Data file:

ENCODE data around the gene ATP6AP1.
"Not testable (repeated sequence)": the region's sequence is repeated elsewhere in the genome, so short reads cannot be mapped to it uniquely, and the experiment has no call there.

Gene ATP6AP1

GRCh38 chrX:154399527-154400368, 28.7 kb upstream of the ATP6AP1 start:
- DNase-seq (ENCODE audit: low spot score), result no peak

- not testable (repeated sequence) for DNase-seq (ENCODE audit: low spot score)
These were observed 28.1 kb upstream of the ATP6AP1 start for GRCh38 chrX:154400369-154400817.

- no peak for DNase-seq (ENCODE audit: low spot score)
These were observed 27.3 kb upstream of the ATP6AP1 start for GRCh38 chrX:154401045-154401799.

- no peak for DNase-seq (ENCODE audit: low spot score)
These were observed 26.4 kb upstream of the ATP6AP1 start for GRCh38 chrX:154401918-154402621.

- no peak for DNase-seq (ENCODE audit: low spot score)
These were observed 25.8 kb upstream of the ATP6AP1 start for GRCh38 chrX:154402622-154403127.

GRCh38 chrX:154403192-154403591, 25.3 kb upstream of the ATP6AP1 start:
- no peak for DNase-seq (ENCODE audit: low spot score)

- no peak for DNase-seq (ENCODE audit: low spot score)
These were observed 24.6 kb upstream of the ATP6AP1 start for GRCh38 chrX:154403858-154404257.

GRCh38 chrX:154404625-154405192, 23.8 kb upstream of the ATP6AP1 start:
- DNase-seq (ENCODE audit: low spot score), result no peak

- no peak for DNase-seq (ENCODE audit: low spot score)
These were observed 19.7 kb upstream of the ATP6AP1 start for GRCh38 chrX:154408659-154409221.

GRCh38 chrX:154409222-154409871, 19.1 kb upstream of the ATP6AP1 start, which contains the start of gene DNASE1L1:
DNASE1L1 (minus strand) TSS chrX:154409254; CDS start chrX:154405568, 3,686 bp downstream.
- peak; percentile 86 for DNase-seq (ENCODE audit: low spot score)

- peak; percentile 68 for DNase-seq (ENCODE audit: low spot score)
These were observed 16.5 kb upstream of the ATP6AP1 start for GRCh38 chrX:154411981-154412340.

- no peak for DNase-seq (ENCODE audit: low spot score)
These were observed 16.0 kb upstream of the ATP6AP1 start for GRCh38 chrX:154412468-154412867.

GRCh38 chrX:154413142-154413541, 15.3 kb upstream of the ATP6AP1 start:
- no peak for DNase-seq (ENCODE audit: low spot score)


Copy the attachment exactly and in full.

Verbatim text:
ENCODE data around the gene ATP6AP1.
"Not testable (repeated sequence)": the region's sequence is repeated elsewhere in the genome, so short reads cannot be mapped to it uniquely, and the experiment has no call there.

Gene ATP6AP1

GRCh38 chrX:154399527-154400368, 28.7 kb upstream of the ATP6AP1 start:
- DNase-seq (ENCODE audit: low spot score), result no peak

- not testable (repeated sequence) for DNase-seq (ENCODE audit: low spot score)
These were observed 28.1 kb upstream of the ATP6AP1 start for GRCh38 chrX:154400369-154400817.

- no peak for DNase-seq (ENCODE audit: low spot score)
These were observed 27.3 kb upstream of the ATP6AP1 start for GRCh38 chrX:154401045-154401799.

- no peak for DNase-seq (ENCODE audit: low spot score)
These were observed 26.4 kb upstream of the ATP6AP1 start for GRCh38 chrX:154401918-154402621.

- no peak for DNase-seq (ENCODE audit: low spot score)
These were observed 25.8 kb upstream of the ATP6AP1 start for GRCh38 chrX:154402622-154403127.

GRCh38 chrX:154403192-154403591, 25.3 kb upstream of the ATP6AP1 start:
- no peak for DNase-seq (ENCODE audit: low spot score)

- no peak for DNase-seq (ENCODE audit: low spot score)
These were observed 24.6 kb upstream of the ATP6AP1 start for GRCh38 chrX:154403858-154404257.

GRCh38 chrX:154404625-154405192, 23.8 kb upstream of the ATP6AP1 start:
- DNase-seq (ENCODE audit: low spot score), result no peak

- no peak for DNase-seq (ENCODE audit: low spot score)
These were observed 19.7 kb upstream of the ATP6AP1 start for GRCh38 chrX:154408659-154409221.

GRCh38 chrX:154409222-154409871, 19.1 kb upstream of the ATP6AP1 start, which contains the start of gene DNASE1L1:
DNASE1L1 (minus strand) TSS chrX:154409254; CDS start chrX:154405568, 3,686 bp downstream.
- peak; percentile 86 for DNase-seq (ENCODE audit: low spot score)

- peak; percentile 68 for DNase-seq (ENCODE audit: low spot score)
These were observed 16.5 kb upstream of the ATP6AP1 start for GRCh38 chrX:154411981-154412340.

- no peak for DNase-seq (ENCODE audit: low spot score)
These were observed 16.0 kb upstream of the ATP6AP1 start for GRCh38 chrX:154412468-154412867.

GRCh38 chrX:154413142-154413541, 15.3 kb upstream of the ATP6AP1 start:
- no peak for DNase-seq (ENCODE audit: low spot score)